Much is being made of Mark "Rizzn" Hopkins' comments that his "Deep Throat" connection on the Google gPhone says:
the thought process behind [gPhone's] functionality is less about beating the iPhone and more about beating the $100 Laptop, which provides a huge clue behind what will be the pricing structure on this.There are those, like Om Malik, who are going on about how that comment must mean that Google is going to compete with One Laptop Per Child, a program it sponsors:
By tightly integrating the Google Apps, Google Phone could become a viable rival to the much ballyhooed $100 PC being promoted by everyone from Nicholas Negroponte and Microsoft (MSFT), and will also over come the connectivity problem facing most of the $100 PC schemes.Its only too bad that Todd, one of Gigaom's commenters, has to point out what Om missed but dedicated OLPC News readers already know:
Anyone who claims they have the next OLPC killer because they have some sub $100 piece of HW that runs some productivity applications has clearly not personally worked with the XO.Or you can go back to the follow up on Mark's original post for clarification that his source wasn't talking about a gPhone vs. OLPC XO rivalry, but that a gPhone would be like the OLPC, a low cost, but not low functionality, computing device:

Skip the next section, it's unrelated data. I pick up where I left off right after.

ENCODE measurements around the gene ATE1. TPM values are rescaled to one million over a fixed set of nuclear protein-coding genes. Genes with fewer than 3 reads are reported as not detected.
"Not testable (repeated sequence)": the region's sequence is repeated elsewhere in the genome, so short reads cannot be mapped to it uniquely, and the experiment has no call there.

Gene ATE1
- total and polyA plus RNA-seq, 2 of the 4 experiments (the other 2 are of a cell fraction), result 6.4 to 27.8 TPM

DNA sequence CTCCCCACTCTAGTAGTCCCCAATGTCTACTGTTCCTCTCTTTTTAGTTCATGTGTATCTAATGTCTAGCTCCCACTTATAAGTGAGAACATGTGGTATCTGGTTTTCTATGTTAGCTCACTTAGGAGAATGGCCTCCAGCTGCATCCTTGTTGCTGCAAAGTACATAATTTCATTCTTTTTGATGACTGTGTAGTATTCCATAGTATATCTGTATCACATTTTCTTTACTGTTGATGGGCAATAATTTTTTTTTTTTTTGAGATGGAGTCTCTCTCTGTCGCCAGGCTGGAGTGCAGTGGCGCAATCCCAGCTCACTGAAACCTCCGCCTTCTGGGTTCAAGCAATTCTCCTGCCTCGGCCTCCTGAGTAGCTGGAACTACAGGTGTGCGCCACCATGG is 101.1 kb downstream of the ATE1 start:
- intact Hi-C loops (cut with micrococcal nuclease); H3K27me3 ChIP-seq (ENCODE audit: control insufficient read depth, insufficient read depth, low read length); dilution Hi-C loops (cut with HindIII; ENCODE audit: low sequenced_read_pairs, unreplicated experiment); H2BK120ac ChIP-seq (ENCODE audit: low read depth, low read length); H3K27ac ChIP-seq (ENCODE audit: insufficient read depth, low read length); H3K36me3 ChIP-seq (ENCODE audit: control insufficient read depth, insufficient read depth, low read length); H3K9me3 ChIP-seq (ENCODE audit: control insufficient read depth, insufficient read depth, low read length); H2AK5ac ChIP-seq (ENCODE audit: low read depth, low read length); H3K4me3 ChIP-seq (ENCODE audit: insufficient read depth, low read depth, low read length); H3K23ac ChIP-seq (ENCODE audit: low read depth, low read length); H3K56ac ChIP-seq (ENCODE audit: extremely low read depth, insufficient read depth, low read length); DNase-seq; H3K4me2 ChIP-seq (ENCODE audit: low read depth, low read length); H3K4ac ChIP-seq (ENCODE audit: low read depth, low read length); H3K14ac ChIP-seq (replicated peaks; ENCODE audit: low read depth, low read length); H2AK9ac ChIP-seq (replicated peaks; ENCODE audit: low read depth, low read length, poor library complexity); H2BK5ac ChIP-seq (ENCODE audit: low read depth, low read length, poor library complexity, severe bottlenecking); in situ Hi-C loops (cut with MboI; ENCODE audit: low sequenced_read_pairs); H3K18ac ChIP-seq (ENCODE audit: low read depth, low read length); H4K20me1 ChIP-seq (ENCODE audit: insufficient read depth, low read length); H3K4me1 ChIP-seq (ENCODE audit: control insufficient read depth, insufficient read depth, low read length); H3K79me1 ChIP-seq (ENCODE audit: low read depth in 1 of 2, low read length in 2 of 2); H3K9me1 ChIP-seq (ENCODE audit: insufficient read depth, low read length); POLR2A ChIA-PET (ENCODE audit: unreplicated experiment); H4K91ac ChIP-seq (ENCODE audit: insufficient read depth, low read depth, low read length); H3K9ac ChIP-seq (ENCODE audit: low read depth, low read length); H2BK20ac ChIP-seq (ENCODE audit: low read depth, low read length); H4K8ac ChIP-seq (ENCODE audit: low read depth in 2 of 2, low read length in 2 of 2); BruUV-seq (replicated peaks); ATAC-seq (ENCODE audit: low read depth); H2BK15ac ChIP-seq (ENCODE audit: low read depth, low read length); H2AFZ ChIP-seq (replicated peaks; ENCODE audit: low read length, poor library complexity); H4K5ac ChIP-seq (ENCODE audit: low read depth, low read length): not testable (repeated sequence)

I have had the privileged, and like others who have also, the first thing you notice is that it is a collaboration tool presently optimized for education. It does not do the greatest job with PIM/desktop tasks because it was not designed for techno-gadget craving, white-collar workers.
Have an educator do a review on the g-phone and then I might listen.
He clarified that it's more of a long term possibility (based on functionality) of this device rather than an original design strategy. Development on this began, as I understand it, before both the $100 Laptop and the iPhone hit the market.And if you think about the developing world, this makes total sense. Currently, cellular phones are high-cost purchases of limited technology devices.
Regardless, as Google's primary source of revenue continues to be advertising, I can still easily see them subsidizing purchase of the phone and attempting to recoup investment off ad revenue.
In most countries, you can talk, text 120 characters, and maybe send a ring tone, but photos, email, or high-speed web surfing are all either non-existent or too expensive for widespread adoption.
But if Google could monetize those eyeballs, there would be a great opportunity for mobile phone operators to expand service offerings and reduce prices. Yet, I doubt any country, community, family, would want their children's eyes monetized in the classroom.
Nor would a cell phone come close to the functionality and educational empowerment of a Children's' Machine XO laptop. So for all the hoopla, everyone can chill out. The gPhone isn't going to be a "$100 laptop" replacement anytime soon.